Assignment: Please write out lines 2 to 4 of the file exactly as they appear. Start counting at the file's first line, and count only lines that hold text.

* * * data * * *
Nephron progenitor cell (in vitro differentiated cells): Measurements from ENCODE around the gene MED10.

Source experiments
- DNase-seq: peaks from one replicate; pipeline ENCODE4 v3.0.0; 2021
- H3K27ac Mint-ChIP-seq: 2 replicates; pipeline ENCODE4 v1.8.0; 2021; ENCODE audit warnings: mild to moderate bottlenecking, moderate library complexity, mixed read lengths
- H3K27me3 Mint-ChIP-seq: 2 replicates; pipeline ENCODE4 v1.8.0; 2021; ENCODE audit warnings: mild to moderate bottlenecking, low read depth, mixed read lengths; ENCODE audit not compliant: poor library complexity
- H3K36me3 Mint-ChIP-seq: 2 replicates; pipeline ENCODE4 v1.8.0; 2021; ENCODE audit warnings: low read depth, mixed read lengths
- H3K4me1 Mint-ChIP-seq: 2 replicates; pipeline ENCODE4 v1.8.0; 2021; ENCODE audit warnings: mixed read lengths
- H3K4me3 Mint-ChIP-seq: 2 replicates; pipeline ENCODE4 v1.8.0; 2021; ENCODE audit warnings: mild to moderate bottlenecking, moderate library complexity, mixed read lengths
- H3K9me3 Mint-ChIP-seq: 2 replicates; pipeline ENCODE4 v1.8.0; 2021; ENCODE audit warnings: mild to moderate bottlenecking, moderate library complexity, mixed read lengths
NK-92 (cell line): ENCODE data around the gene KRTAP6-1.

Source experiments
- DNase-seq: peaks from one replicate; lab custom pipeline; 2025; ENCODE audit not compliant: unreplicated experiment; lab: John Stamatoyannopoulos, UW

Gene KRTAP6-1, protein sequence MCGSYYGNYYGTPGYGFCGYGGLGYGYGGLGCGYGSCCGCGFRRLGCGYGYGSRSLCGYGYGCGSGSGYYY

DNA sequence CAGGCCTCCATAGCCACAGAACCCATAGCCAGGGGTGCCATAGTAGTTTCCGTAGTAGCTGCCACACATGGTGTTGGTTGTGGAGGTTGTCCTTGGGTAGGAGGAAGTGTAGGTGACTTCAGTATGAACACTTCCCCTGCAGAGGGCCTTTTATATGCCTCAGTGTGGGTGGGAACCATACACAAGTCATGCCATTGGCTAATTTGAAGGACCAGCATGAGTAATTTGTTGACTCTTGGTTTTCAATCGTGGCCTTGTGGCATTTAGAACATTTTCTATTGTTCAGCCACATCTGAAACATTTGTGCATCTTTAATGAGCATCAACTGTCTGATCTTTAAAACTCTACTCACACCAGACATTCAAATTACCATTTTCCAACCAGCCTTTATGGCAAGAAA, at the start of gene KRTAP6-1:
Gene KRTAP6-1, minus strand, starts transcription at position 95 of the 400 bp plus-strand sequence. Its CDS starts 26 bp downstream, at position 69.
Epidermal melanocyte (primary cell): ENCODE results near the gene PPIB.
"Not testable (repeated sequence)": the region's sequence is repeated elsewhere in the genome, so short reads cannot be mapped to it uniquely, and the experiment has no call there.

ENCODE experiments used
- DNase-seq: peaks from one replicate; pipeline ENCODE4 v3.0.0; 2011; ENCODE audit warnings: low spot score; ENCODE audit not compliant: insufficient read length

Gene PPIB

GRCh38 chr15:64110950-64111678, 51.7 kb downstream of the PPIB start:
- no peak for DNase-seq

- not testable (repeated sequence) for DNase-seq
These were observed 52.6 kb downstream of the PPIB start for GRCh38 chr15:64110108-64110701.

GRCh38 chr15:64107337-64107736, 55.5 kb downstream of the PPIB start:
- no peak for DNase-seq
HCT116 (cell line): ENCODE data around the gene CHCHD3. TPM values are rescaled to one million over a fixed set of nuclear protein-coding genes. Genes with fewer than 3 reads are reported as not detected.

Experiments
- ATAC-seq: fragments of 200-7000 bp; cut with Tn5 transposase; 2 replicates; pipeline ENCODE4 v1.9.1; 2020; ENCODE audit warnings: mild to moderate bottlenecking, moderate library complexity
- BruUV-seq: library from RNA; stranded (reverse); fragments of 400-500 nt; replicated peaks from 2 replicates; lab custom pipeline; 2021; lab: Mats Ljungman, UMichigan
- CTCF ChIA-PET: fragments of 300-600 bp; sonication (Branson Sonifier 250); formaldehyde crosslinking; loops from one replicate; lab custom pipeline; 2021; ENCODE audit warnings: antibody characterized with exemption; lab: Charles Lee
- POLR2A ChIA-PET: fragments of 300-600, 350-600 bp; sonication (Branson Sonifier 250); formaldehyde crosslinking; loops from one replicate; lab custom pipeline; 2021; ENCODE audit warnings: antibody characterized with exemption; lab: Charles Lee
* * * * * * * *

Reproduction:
Source experiments
- DNase-seq: peaks from one replicate; pipeline ENCODE4 v3.0.0; 2021
- H3K27ac Mint-ChIP-seq: 2 replicates; pipeline ENCODE4 v1.8.0; 2021; ENCODE audit warnings: mild to moderate bottlenecking, moderate library complexity, mixed read lengths